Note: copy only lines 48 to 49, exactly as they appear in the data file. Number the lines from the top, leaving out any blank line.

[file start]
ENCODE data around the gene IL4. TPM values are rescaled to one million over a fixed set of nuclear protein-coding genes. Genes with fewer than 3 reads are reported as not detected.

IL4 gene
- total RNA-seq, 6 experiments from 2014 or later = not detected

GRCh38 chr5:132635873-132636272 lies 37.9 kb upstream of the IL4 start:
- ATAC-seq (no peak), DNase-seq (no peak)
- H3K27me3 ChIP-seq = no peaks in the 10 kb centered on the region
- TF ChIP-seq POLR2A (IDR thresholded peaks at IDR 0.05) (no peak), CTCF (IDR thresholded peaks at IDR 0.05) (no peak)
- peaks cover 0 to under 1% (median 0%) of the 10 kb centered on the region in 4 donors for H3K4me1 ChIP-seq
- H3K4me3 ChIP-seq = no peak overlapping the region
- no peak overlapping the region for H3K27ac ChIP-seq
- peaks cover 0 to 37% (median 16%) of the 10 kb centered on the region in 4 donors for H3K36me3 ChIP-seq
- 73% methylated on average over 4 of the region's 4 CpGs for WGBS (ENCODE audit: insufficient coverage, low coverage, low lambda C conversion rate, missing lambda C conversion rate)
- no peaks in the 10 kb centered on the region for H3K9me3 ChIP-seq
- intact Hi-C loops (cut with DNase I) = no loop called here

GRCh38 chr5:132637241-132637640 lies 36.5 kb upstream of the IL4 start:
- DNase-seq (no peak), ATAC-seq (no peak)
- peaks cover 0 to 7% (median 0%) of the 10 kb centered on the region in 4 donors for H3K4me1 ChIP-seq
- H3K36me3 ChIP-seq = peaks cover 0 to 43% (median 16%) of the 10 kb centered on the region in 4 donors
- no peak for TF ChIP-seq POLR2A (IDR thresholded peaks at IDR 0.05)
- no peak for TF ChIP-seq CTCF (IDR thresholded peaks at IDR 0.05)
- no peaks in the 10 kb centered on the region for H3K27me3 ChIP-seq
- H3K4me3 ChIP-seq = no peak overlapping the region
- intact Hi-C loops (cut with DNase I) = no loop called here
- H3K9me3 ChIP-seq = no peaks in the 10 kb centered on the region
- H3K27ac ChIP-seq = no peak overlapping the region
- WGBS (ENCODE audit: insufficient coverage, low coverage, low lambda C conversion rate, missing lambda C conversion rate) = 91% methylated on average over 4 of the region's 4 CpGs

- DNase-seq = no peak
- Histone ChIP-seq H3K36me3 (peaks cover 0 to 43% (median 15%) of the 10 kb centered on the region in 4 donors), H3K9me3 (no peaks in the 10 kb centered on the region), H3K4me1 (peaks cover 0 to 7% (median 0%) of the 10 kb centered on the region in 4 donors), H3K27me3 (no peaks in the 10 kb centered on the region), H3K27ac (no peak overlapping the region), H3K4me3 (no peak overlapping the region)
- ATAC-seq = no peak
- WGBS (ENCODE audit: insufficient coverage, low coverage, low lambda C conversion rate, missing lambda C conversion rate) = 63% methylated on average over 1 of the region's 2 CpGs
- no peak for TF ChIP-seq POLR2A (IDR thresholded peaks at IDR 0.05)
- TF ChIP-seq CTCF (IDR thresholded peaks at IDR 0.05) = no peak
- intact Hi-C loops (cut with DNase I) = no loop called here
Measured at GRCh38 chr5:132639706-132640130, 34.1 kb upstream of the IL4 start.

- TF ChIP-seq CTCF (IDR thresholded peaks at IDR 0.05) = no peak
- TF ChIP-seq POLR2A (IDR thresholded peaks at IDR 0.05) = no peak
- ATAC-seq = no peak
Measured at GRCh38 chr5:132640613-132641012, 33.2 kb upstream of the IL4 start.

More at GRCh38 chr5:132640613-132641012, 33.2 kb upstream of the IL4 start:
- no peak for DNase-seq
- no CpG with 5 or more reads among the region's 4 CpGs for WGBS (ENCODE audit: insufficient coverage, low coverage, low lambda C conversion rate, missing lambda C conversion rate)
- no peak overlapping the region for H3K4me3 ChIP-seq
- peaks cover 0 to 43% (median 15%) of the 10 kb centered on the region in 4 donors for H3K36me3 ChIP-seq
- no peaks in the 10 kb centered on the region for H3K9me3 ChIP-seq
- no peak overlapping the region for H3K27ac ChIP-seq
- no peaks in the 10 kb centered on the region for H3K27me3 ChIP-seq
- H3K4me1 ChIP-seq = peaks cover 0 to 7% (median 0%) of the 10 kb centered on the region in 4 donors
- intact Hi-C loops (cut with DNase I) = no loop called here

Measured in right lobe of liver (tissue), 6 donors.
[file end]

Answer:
- intact Hi-C loops (cut with DNase I) = no loop called here

Measured in right lobe of liver (tissue), 6 donors.